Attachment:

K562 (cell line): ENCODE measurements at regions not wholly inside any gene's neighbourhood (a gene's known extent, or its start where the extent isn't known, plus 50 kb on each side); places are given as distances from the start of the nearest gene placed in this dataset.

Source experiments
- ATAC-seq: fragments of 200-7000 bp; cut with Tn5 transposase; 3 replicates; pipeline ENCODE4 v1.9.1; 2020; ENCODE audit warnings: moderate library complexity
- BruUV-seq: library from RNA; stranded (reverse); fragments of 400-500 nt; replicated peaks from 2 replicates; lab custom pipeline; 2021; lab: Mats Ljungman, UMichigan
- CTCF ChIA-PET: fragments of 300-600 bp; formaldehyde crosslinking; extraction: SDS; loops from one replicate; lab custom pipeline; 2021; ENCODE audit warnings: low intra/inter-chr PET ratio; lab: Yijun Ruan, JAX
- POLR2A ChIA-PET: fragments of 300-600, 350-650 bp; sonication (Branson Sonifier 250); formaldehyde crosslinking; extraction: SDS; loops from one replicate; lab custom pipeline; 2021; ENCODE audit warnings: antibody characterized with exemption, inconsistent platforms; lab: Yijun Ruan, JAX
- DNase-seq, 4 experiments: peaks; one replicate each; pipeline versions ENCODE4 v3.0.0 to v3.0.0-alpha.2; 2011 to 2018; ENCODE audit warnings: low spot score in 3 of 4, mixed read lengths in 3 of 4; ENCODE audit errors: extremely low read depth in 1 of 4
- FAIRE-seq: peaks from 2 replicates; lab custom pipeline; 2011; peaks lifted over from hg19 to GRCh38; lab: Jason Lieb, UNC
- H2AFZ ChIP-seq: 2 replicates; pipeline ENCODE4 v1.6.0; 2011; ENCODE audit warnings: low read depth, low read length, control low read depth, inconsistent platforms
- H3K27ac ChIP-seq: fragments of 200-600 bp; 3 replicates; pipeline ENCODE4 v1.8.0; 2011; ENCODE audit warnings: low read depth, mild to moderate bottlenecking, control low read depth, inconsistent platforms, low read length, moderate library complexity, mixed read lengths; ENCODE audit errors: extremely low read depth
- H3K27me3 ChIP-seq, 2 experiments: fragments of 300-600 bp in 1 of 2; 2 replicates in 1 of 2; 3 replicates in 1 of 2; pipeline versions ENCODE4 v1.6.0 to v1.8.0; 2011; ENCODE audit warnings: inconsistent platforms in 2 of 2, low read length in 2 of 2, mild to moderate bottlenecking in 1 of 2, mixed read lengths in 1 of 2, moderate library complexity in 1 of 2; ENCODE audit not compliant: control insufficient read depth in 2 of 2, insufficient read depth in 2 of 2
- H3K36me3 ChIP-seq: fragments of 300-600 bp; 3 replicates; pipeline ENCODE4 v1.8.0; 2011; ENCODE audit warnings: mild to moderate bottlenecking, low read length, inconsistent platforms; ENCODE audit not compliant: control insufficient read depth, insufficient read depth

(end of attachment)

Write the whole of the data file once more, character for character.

K562 (cell line): ENCODE measurements at regions not wholly inside any gene's neighbourhood (a gene's known extent, or its start where the extent isn't known, plus 50 kb on each side); places are given as distances from the start of the nearest gene placed in this dataset.

Source experiments
- ATAC-seq: fragments of 200-7000 bp; cut with Tn5 transposase; 3 replicates; pipeline ENCODE4 v1.9.1; 2020; ENCODE audit warnings: moderate library complexity
- BruUV-seq: library from RNA; stranded (reverse); fragments of 400-500 nt; replicated peaks from 2 replicates; lab custom pipeline; 2021; lab: Mats Ljungman, UMichigan
- CTCF ChIA-PET: fragments of 300-600 bp; formaldehyde crosslinking; extraction: SDS; loops from one replicate; lab custom pipeline; 2021; ENCODE audit warnings: low intra/inter-chr PET ratio; lab: Yijun Ruan, JAX
- POLR2A ChIA-PET: fragments of 300-600, 350-650 bp; sonication (Branson Sonifier 250); formaldehyde crosslinking; extraction: SDS; loops from one replicate; lab custom pipeline; 2021; ENCODE audit warnings: antibody characterized with exemption, inconsistent platforms; lab: Yijun Ruan, JAX
- DNase-seq, 4 experiments: peaks; one replicate each; pipeline versions ENCODE4 v3.0.0 to v3.0.0-alpha.2; 2011 to 2018; ENCODE audit warnings: low spot score in 3 of 4, mixed read lengths in 3 of 4; ENCODE audit errors: extremely low read depth in 1 of 4
- FAIRE-seq: peaks from 2 replicates; lab custom pipeline; 2011; peaks lifted over from hg19 to GRCh38; lab: Jason Lieb, UNC
- H2AFZ ChIP-seq: 2 replicates; pipeline ENCODE4 v1.6.0; 2011; ENCODE audit warnings: low read depth, low read length, control low read depth, inconsistent platforms
- H3K27ac ChIP-seq: fragments of 200-600 bp; 3 replicates; pipeline ENCODE4 v1.8.0; 2011; ENCODE audit warnings: low read depth, mild to moderate bottlenecking, control low read depth, inconsistent platforms, low read length, moderate library complexity, mixed read lengths; ENCODE audit errors: extremely low read depth
- H3K27me3 ChIP-seq, 2 experiments: fragments of 300-600 bp in 1 of 2; 2 replicates in 1 of 2; 3 replicates in 1 of 2; pipeline versions ENCODE4 v1.6.0 to v1.8.0; 2011; ENCODE audit warnings: inconsistent platforms in 2 of 2, low read length in 2 of 2, mild to moderate bottlenecking in 1 of 2, mixed read lengths in 1 of 2, moderate library complexity in 1 of 2; ENCODE audit not compliant: control insufficient read depth in 2 of 2, insufficient read depth in 2 of 2
- H3K36me3 ChIP-seq: fragments of 300-600 bp; 3 replicates; pipeline ENCODE4 v1.8.0; 2011; ENCODE audit warnings: mild to moderate bottlenecking, low read length, inconsistent platforms; ENCODE audit not compliant: control insufficient read depth, insufficient read depth